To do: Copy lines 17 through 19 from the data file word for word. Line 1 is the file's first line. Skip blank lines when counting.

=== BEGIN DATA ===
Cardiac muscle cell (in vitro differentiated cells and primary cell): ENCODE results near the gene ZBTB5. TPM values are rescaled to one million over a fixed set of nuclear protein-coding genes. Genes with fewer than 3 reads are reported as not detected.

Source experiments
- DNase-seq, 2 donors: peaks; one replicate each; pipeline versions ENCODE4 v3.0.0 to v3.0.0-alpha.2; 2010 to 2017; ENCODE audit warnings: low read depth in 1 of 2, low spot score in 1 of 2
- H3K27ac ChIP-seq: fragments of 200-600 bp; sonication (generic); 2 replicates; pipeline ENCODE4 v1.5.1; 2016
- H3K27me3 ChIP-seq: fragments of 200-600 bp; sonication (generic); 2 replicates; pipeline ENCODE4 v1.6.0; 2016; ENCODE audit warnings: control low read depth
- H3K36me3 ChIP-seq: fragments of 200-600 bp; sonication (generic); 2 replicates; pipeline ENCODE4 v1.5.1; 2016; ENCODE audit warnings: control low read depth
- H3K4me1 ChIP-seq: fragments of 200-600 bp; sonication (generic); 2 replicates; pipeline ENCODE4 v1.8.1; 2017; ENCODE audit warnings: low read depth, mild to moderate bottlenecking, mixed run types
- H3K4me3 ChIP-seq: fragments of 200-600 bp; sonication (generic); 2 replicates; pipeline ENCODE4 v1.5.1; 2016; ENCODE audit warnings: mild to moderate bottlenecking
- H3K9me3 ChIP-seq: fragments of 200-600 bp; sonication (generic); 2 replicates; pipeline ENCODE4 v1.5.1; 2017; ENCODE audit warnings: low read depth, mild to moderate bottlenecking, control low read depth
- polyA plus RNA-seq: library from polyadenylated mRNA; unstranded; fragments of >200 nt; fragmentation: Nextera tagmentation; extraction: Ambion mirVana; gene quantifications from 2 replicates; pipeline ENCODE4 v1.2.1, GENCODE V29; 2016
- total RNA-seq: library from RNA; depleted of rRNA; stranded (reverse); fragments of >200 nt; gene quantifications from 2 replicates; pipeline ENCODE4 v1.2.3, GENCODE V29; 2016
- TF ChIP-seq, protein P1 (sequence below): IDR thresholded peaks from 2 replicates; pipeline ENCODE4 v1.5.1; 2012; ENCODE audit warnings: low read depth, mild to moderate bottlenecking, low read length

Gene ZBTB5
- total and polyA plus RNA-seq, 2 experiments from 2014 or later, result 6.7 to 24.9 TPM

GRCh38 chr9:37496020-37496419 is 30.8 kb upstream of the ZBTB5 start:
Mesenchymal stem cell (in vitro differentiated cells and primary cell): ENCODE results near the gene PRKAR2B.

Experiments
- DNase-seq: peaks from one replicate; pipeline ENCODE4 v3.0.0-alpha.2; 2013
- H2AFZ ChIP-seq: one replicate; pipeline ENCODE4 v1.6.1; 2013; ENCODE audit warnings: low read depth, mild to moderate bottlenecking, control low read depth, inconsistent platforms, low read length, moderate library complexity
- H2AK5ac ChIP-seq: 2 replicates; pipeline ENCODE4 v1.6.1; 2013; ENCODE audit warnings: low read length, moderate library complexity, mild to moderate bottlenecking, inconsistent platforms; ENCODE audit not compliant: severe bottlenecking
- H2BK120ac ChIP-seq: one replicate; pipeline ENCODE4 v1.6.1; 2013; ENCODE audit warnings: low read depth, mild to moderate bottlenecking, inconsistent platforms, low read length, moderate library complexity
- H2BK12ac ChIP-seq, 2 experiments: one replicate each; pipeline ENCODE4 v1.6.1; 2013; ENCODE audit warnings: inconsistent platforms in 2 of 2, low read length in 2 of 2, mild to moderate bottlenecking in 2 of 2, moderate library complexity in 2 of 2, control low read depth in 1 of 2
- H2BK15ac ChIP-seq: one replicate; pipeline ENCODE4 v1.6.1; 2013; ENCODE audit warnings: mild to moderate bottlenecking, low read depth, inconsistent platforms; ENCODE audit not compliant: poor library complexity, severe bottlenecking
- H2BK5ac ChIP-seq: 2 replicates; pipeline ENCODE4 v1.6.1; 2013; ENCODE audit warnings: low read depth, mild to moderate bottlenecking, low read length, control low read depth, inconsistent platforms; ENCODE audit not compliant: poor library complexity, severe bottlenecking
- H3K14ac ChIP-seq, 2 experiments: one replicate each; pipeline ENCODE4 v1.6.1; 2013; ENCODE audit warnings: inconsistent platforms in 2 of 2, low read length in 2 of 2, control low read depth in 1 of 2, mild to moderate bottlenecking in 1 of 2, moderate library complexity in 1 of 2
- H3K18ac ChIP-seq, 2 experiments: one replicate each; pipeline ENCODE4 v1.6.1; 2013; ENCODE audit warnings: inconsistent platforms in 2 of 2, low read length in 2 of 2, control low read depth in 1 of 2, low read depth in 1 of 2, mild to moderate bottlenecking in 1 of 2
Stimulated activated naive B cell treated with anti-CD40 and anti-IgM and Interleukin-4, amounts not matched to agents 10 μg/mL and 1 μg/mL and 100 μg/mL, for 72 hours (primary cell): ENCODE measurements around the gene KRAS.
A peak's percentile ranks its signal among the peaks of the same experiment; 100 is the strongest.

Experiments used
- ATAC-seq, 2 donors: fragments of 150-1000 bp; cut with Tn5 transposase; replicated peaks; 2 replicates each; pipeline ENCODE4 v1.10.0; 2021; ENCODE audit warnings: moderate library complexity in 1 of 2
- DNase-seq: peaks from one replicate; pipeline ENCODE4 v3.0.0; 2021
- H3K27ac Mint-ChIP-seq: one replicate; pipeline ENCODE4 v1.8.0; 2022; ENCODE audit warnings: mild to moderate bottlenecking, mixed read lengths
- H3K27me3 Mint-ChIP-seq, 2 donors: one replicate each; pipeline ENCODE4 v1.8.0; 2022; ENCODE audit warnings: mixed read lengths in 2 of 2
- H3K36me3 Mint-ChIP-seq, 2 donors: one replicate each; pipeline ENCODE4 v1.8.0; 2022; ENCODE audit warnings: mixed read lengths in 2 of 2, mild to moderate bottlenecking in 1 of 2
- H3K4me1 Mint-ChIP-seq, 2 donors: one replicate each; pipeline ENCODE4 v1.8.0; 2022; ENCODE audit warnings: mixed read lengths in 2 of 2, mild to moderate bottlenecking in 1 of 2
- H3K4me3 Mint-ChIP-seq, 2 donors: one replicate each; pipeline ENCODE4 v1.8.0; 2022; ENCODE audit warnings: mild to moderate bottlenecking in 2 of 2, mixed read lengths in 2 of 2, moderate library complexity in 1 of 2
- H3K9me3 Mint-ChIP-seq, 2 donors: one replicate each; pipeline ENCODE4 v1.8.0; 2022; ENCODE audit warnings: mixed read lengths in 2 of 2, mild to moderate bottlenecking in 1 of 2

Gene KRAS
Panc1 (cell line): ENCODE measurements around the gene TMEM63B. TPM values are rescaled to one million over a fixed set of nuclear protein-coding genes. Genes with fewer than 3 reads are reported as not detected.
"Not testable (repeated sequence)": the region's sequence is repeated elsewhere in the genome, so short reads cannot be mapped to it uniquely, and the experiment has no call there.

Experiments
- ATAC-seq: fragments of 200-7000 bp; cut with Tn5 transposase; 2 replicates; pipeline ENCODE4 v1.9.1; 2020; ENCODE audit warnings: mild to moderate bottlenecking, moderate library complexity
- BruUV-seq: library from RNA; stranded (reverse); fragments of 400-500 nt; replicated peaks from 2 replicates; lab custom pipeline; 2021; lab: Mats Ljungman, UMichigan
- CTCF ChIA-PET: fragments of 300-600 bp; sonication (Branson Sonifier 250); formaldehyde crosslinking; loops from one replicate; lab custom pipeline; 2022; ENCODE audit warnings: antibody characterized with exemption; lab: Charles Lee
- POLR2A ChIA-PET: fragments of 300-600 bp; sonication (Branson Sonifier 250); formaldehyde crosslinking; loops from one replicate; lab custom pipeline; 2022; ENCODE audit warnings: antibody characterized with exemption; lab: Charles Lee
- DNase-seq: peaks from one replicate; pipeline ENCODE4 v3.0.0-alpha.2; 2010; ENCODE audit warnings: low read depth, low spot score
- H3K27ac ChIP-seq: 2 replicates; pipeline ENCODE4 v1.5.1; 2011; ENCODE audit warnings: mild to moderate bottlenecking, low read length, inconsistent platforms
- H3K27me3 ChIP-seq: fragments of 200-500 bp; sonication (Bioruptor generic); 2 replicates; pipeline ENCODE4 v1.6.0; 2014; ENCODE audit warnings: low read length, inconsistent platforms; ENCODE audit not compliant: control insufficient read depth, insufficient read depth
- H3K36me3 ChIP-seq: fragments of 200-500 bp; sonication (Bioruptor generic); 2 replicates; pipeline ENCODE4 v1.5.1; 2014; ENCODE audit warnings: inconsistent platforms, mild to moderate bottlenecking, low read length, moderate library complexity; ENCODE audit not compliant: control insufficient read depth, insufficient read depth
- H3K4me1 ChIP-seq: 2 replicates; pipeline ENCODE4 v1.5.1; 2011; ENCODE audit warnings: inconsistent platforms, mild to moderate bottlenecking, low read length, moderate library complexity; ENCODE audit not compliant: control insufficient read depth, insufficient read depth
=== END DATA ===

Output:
Experiments
- DNase-seq: peaks from one replicate; pipeline ENCODE4 v3.0.0-alpha.2; 2013
- H2AFZ ChIP-seq: one replicate; pipeline ENCODE4 v1.6.1; 2013; ENCODE audit warnings: low read depth, mild to moderate bottlenecking, control low read depth, inconsistent platforms, low read length, moderate library complexity